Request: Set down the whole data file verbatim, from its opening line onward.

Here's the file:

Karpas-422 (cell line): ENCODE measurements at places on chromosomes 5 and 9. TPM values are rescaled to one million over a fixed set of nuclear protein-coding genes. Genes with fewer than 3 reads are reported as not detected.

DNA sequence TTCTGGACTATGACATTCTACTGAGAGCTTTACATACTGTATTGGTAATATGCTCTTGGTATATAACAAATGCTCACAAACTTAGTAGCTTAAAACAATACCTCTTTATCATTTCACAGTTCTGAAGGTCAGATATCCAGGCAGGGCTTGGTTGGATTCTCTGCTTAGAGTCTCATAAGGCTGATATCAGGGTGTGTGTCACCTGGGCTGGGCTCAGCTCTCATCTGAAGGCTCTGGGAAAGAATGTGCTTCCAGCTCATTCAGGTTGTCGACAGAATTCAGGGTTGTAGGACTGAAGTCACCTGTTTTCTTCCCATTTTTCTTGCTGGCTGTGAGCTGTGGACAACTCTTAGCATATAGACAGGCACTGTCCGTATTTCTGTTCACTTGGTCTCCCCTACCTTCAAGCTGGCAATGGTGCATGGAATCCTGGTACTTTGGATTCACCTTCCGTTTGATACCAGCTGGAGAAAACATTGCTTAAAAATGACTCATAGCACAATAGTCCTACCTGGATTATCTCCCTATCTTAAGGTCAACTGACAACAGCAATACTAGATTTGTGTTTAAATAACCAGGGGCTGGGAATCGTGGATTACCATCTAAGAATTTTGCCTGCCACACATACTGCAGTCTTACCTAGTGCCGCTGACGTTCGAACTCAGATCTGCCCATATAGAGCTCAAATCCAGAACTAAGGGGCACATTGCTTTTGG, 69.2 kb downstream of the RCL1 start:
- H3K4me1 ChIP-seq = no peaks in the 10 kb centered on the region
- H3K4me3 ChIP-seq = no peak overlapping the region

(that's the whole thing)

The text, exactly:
Karpas-422 (cell line): ENCODE measurements at places on chromosomes 5 and 9. TPM values are rescaled to one million over a fixed set of nuclear protein-coding genes. Genes with fewer than 3 reads are reported as not detected.

DNA sequence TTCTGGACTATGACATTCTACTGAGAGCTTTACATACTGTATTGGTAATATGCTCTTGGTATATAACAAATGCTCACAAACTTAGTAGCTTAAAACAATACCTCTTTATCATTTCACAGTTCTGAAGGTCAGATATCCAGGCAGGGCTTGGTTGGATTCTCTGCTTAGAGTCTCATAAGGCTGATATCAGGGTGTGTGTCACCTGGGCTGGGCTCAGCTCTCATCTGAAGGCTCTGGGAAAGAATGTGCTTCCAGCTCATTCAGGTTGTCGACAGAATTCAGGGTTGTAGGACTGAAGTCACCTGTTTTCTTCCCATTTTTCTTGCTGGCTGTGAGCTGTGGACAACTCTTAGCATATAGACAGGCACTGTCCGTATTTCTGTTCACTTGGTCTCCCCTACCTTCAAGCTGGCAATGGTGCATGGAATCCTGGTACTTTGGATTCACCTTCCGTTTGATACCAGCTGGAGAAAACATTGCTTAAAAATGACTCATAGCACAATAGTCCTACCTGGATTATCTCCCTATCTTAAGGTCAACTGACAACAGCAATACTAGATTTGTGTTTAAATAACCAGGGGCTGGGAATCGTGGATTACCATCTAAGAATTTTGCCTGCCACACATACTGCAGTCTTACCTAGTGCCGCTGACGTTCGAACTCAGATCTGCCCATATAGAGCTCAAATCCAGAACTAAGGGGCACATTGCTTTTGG, 69.2 kb downstream of the RCL1 start:
- H3K4me1 ChIP-seq = no peaks in the 10 kb centered on the region
- H3K4me3 ChIP-seq = no peak overlapping the region